Magnetic Resonance Imaging (MRI)
Magnetic resonance imaging, or MRI, uses radio waves and a powerful magnetic field to produce cross-sectional images of internal body structures. An MRI is a painless procedure that can clearly map out soft tissue, producing images that are extremely precise without exposing patients to radiation or radioactive solutions. An MRI can provide physicians with vital information to diagnose diseases or disorders so that proper treatment can be initiated promptly, often eliminating the need for more invasive procedures. MRI is particularly valuable in studying the brain and spinal cord diseases; revealing and diagnosing tumors and metastatic diseases; providing detailed images of the cardiovascular system; examining joints and soft tissues; imaging abdominal organs – especially any abnormal masses or aneurysms; detecting abnormalities of the neck, abdomen and pelvis; and identifying musculoskeletal problems.
Englewood Health is home to a 3 Tesla MRI machine, one of the most advanced tools of its kind. When compared to the traditional 1.5T MRI system, the 3T delivers twice the magnetic field strength, which results in higher-resolution images. The machine is especially helpful in neurosurgery and orthopedics. A wider, open design helps reduce feelings of claustrophobia and accommodates patients weighing up to 550 pounds.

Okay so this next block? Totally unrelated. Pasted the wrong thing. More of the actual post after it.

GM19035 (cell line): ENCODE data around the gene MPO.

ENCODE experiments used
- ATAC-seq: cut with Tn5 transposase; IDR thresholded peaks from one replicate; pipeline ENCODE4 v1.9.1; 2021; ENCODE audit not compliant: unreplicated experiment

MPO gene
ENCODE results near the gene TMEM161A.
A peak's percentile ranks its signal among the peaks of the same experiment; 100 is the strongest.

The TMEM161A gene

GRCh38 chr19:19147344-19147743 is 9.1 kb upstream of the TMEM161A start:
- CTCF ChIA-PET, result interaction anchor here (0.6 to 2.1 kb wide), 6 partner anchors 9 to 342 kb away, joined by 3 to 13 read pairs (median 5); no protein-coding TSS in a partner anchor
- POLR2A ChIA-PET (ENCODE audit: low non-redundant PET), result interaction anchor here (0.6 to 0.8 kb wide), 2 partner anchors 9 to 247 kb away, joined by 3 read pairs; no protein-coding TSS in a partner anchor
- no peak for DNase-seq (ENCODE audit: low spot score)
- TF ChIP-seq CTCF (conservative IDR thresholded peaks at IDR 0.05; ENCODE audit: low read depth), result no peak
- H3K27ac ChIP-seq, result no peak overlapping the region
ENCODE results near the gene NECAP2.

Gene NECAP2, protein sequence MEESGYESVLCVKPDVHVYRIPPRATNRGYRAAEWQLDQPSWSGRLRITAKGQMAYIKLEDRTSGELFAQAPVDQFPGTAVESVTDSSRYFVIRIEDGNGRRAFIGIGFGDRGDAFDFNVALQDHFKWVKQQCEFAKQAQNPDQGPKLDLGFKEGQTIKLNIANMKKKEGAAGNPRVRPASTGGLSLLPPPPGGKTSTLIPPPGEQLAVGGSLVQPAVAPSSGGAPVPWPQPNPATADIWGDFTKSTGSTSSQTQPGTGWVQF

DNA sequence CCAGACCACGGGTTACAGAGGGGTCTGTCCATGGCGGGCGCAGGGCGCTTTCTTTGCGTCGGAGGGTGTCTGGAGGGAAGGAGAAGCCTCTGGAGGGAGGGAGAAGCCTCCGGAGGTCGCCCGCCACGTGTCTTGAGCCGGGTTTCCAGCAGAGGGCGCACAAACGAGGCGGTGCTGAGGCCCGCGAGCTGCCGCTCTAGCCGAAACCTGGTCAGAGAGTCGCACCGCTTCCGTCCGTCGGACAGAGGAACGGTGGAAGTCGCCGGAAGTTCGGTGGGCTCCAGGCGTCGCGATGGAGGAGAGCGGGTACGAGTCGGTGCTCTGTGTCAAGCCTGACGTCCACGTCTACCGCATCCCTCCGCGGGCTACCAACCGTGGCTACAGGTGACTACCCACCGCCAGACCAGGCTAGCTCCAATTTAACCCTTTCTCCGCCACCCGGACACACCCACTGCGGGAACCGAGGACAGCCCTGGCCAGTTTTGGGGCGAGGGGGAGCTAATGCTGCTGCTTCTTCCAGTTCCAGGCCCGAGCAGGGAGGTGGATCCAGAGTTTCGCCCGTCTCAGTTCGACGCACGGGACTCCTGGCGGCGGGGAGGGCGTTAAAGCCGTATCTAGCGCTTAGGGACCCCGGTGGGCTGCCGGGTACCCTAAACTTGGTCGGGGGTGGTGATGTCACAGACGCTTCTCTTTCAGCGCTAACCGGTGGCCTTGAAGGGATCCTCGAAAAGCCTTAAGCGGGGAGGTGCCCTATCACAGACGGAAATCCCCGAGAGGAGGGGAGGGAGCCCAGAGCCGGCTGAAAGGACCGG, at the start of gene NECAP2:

What can I expect during an MRI procedure?
MRI is a painless procedure. Most scans take about 45 minutes. Our technologists will explain the procedure and remain to answer any questions. Patients must lie still for the duration of the test on a comfortable padded table. The short-bore magnets allow patients the comfort of gently gliding into the MRI’s short, flared opening cylinder, thus usually eliminating the claustrophobic effects of longer magnets. Sometimes an injection of a contrast material is required. Patients are encouraged to discuss concerns about the test with their doctor and the technologist.
How do I prepare for an MRI?
There is usually no special preparation necessary before having an MRI. Food and drink intake is typically not restricted before the procedure. However, patients will be asked to remove all metallic objects, such as jewelry, glasses and clothing with zippers, before the exam. Some people should not receive an MRI. People with metal implants, such pacemakers, aneurysm clips and implanted stimulating devices, cannot have an MRI. Patients should discuss these health issues with their doctor. Patients should wear comfortable clothing without zippers, such as a sweatsuit, wear little or no makeup, and leave jewelry at home.